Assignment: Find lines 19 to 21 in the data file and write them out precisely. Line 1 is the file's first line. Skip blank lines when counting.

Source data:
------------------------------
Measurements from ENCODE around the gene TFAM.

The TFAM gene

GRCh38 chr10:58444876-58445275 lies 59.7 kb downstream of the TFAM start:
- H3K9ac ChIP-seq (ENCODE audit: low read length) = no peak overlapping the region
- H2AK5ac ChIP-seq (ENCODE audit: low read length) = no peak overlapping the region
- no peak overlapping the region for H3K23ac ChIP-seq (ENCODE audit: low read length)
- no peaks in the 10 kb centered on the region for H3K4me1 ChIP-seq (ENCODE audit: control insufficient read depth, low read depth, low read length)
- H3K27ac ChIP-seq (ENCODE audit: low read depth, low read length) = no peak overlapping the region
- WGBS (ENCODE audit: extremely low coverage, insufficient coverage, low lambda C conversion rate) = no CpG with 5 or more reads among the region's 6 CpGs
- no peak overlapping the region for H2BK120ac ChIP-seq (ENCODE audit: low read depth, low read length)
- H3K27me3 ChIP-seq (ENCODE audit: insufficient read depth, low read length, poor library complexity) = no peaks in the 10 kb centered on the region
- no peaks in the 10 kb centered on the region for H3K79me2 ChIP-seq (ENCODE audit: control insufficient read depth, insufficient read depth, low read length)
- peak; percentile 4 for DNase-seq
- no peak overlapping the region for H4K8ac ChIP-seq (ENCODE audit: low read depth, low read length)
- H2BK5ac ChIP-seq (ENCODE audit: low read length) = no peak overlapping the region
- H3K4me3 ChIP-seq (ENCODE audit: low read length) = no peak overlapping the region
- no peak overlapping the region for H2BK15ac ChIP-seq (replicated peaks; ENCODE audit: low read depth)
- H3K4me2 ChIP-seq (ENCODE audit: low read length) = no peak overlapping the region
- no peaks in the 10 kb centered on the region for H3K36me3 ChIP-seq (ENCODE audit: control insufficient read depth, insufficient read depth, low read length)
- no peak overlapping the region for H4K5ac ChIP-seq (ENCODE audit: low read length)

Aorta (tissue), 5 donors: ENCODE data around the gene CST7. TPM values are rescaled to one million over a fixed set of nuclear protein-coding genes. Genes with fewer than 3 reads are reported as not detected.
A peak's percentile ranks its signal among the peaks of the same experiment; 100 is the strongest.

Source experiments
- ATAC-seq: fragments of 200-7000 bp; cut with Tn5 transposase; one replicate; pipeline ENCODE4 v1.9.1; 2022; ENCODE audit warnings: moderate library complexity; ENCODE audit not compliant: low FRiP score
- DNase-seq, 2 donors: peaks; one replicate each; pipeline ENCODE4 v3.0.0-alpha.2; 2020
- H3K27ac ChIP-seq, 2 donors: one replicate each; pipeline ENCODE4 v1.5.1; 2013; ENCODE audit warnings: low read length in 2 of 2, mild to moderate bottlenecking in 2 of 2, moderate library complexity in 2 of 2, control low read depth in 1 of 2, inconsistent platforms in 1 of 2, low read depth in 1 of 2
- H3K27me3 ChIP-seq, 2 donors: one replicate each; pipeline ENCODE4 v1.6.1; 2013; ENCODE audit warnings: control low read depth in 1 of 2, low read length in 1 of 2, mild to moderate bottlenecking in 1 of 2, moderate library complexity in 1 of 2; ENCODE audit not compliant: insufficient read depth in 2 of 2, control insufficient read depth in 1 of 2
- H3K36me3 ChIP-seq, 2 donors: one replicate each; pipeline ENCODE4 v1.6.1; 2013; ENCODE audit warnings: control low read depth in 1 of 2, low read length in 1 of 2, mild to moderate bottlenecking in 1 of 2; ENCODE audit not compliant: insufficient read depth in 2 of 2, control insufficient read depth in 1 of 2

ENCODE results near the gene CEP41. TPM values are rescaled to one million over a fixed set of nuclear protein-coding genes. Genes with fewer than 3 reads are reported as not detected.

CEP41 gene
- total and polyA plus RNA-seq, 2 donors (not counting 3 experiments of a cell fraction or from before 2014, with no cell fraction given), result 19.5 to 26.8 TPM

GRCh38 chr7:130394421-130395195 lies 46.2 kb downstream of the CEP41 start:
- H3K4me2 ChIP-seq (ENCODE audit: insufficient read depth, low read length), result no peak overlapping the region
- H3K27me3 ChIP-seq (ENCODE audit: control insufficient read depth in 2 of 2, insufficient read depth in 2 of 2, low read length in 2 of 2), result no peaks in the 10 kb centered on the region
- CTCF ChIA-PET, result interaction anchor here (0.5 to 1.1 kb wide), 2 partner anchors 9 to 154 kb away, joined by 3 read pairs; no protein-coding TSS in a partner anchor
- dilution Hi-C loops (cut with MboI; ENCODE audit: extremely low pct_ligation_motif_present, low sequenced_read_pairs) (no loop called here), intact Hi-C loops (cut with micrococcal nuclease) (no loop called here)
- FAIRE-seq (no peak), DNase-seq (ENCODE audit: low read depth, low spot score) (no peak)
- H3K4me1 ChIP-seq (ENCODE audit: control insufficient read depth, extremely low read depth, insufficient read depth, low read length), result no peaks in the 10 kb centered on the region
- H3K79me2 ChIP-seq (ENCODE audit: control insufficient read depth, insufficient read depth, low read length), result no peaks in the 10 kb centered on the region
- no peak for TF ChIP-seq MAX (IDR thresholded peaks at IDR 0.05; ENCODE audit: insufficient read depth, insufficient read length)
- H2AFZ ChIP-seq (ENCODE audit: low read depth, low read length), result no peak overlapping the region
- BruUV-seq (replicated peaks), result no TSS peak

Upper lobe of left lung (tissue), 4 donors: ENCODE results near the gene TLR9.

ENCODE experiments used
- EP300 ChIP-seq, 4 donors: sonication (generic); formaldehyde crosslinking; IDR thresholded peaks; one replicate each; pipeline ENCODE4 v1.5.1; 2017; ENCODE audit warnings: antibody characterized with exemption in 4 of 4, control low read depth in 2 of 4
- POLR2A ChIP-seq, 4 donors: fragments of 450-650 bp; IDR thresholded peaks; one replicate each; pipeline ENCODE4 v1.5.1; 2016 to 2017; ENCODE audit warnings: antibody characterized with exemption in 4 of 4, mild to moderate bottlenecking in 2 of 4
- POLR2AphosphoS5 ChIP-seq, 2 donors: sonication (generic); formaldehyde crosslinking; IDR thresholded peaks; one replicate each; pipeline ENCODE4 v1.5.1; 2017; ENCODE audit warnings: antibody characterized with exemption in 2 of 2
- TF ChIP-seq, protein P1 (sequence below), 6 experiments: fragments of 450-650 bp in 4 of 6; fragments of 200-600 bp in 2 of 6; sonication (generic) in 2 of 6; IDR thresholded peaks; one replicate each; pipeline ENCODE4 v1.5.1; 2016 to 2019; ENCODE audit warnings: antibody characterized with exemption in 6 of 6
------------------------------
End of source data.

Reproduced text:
- no peaks in the 10 kb centered on the region for H3K36me3 ChIP-seq (ENCODE audit: control insufficient read depth, insufficient read depth, low read length)
- no peak overlapping the region for H4K5ac ChIP-seq (ENCODE audit: low read length)

Aorta (tissue), 5 donors: ENCODE data around the gene CST7. TPM values are rescaled to one million over a fixed set of nuclear protein-coding genes. Genes with fewer than 3 reads are reported as not detected.